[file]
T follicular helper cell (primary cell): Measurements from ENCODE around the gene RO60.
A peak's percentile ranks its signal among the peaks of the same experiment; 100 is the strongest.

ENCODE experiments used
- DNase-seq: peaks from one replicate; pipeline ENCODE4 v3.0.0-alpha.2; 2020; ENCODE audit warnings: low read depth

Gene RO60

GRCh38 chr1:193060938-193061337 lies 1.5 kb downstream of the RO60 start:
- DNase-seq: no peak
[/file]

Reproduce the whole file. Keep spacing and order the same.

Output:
T follicular helper cell (primary cell): Measurements from ENCODE around the gene RO60.
A peak's percentile ranks its signal among the peaks of the same experiment; 100 is the strongest.

ENCODE experiments used
- DNase-seq: peaks from one replicate; pipeline ENCODE4 v3.0.0-alpha.2; 2020; ENCODE audit warnings: low read depth

Gene RO60

GRCh38 chr1:193060938-193061337 lies 1.5 kb downstream of the RO60 start:
- DNase-seq: no peak